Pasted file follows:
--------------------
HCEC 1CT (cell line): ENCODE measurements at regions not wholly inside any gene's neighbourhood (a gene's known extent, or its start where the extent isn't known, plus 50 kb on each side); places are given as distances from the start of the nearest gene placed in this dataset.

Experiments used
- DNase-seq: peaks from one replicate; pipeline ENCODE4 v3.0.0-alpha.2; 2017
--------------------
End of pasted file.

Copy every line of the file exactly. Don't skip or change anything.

HCEC 1CT (cell line): ENCODE measurements at regions not wholly inside any gene's neighbourhood (a gene's known extent, or its start where the extent isn't known, plus 50 kb on each side); places are given as distances from the start of the nearest gene placed in this dataset.

Experiments used
- DNase-seq: peaks from one replicate; pipeline ENCODE4 v3.0.0-alpha.2; 2017